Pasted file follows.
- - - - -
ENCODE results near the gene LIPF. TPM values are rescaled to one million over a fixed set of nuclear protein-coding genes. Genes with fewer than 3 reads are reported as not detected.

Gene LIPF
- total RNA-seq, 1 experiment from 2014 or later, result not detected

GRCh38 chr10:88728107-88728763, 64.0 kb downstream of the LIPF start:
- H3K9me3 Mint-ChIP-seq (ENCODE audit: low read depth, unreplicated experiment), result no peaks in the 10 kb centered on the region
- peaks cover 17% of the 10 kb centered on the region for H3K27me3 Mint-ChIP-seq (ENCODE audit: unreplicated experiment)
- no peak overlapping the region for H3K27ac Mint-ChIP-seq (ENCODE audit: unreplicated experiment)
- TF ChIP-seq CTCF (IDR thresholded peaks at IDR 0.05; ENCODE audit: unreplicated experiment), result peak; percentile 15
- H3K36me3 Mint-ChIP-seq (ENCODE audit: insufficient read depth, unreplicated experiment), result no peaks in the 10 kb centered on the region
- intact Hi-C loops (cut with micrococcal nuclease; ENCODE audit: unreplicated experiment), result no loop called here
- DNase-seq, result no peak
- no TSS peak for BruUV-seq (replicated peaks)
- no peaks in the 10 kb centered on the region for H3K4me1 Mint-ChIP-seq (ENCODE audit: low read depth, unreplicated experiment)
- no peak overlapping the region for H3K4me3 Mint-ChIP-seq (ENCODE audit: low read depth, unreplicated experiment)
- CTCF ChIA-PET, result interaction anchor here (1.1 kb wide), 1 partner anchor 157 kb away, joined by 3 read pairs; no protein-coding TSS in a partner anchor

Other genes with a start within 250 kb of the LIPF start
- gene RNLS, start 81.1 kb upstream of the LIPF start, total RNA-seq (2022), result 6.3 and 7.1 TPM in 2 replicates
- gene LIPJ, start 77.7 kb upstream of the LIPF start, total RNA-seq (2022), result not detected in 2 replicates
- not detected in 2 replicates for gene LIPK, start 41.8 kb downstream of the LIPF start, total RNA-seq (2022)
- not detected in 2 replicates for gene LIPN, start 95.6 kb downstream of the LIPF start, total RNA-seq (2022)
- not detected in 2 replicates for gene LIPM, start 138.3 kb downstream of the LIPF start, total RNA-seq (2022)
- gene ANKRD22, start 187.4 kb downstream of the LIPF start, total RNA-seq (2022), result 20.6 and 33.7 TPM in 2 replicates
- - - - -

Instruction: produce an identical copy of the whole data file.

ENCODE results near the gene LIPF. TPM values are rescaled to one million over a fixed set of nuclear protein-coding genes. Genes with fewer than 3 reads are reported as not detected.

Gene LIPF
- total RNA-seq, 1 experiment from 2014 or later, result not detected

GRCh38 chr10:88728107-88728763, 64.0 kb downstream of the LIPF start:
- H3K9me3 Mint-ChIP-seq (ENCODE audit: low read depth, unreplicated experiment), result no peaks in the 10 kb centered on the region
- peaks cover 17% of the 10 kb centered on the region for H3K27me3 Mint-ChIP-seq (ENCODE audit: unreplicated experiment)
- no peak overlapping the region for H3K27ac Mint-ChIP-seq (ENCODE audit: unreplicated experiment)
- TF ChIP-seq CTCF (IDR thresholded peaks at IDR 0.05; ENCODE audit: unreplicated experiment), result peak; percentile 15
- H3K36me3 Mint-ChIP-seq (ENCODE audit: insufficient read depth, unreplicated experiment), result no peaks in the 10 kb centered on the region
- intact Hi-C loops (cut with micrococcal nuclease; ENCODE audit: unreplicated experiment), result no loop called here
- DNase-seq, result no peak
- no TSS peak for BruUV-seq (replicated peaks)
- no peaks in the 10 kb centered on the region for H3K4me1 Mint-ChIP-seq (ENCODE audit: low read depth, unreplicated experiment)
- no peak overlapping the region for H3K4me3 Mint-ChIP-seq (ENCODE audit: low read depth, unreplicated experiment)
- CTCF ChIA-PET, result interaction anchor here (1.1 kb wide), 1 partner anchor 157 kb away, joined by 3 read pairs; no protein-coding TSS in a partner anchor

Other genes with a start within 250 kb of the LIPF start
- gene RNLS, start 81.1 kb upstream of the LIPF start, total RNA-seq (2022), result 6.3 and 7.1 TPM in 2 replicates
- gene LIPJ, start 77.7 kb upstream of the LIPF start, total RNA-seq (2022), result not detected in 2 replicates
- not detected in 2 replicates for gene LIPK, start 41.8 kb downstream of the LIPF start, total RNA-seq (2022)
- not detected in 2 replicates for gene LIPN, start 95.6 kb downstream of the LIPF start, total RNA-seq (2022)
- not detected in 2 replicates for gene LIPM, start 138.3 kb downstream of the LIPF start, total RNA-seq (2022)
- gene ANKRD22, start 187.4 kb downstream of the LIPF start, total RNA-seq (2022), result 20.6 and 33.7 TPM in 2 replicates